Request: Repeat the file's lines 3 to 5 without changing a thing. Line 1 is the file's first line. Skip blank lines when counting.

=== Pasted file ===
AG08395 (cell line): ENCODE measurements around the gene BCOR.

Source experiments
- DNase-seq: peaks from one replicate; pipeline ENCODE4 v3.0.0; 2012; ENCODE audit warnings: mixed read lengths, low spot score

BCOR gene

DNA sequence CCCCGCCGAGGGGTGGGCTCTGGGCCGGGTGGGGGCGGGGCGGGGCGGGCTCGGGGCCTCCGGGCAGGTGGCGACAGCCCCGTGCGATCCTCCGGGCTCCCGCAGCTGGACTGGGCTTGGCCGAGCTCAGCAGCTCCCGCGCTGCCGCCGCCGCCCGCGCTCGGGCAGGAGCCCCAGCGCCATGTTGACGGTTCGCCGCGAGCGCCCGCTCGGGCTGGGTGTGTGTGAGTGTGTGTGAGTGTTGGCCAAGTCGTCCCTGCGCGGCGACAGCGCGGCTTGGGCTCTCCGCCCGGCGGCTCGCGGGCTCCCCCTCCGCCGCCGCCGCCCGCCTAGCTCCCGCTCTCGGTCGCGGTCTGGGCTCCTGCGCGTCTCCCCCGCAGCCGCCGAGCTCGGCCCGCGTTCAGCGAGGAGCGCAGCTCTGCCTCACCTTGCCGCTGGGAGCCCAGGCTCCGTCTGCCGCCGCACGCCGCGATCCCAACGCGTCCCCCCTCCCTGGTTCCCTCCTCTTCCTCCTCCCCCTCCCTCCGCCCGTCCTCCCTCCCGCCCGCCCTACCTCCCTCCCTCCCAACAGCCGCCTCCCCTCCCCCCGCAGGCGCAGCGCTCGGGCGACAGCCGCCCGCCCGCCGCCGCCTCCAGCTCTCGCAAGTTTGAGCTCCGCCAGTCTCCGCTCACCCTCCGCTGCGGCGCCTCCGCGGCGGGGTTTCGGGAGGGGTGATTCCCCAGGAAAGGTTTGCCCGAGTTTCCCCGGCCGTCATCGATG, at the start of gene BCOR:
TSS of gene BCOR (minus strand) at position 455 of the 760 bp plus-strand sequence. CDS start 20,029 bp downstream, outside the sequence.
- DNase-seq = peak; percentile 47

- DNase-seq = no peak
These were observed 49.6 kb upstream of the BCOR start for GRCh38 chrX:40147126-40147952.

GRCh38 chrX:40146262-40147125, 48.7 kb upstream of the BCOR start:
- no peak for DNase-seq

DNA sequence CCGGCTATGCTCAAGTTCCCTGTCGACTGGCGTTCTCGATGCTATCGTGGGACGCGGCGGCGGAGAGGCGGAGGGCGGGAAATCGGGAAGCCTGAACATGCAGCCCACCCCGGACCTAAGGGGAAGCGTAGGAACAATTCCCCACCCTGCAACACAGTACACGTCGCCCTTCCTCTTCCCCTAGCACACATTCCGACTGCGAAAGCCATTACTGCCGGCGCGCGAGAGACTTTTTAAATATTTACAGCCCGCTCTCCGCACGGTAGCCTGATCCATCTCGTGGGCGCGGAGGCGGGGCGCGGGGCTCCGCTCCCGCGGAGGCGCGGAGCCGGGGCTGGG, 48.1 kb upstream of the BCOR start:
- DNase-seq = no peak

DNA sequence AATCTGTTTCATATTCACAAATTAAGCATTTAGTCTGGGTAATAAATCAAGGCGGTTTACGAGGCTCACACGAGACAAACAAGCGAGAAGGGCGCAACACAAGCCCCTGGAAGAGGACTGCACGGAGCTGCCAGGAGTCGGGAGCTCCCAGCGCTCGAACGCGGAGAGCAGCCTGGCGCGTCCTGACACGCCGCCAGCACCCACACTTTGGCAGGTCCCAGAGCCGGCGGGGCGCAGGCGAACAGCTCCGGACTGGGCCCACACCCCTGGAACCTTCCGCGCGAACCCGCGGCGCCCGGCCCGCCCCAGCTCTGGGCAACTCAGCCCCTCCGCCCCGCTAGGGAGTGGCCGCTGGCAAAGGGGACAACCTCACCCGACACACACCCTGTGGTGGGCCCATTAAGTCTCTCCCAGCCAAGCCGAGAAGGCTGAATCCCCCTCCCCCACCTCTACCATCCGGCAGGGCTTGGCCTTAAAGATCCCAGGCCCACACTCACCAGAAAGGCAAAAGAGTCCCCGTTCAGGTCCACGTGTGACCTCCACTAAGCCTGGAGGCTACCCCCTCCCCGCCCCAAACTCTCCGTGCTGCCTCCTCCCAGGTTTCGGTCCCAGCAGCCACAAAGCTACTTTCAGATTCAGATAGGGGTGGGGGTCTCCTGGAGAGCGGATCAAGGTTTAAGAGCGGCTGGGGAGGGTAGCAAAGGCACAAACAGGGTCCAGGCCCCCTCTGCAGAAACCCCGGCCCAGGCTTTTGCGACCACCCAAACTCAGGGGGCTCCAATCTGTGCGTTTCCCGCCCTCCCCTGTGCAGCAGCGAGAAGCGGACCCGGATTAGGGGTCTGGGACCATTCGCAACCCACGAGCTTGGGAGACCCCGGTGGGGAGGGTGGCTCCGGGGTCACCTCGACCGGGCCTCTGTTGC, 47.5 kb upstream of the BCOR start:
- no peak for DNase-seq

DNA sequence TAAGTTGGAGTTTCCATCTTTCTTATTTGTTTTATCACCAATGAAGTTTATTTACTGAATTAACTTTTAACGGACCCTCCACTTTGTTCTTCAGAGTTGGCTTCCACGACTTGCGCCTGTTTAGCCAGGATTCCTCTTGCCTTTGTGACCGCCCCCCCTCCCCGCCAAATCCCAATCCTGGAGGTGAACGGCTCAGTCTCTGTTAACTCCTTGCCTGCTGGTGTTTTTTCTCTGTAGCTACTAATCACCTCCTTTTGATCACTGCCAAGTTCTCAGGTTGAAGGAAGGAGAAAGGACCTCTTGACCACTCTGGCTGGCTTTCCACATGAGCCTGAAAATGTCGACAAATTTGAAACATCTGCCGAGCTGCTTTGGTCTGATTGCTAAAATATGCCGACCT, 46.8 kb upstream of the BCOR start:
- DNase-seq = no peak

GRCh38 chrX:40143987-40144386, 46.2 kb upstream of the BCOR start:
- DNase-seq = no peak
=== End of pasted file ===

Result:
- DNase-seq: peaks from one replicate; pipeline ENCODE4 v3.0.0; 2012; ENCODE audit warnings: mixed read lengths, low spot score

BCOR gene

DNA sequence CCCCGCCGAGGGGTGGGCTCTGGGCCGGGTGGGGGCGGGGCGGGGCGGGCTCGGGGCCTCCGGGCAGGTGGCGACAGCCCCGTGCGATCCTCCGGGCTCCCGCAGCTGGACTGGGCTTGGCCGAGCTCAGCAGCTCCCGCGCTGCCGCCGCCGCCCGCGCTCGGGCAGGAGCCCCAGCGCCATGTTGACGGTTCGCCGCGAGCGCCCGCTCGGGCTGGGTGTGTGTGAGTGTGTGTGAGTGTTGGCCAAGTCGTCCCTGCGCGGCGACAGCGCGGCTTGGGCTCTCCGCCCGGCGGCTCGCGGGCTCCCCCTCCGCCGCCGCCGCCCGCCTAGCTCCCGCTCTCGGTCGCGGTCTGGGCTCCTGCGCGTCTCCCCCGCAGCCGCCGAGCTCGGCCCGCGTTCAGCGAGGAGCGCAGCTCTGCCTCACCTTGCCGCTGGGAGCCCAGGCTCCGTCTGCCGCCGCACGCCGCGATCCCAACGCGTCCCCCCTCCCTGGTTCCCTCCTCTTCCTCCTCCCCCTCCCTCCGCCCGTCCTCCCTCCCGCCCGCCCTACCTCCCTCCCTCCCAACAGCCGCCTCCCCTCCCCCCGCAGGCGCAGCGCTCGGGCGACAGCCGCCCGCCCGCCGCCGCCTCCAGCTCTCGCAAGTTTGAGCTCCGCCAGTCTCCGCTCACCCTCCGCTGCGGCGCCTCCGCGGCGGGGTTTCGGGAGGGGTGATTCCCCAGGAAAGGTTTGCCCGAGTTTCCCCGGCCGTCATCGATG, at the start of gene BCOR: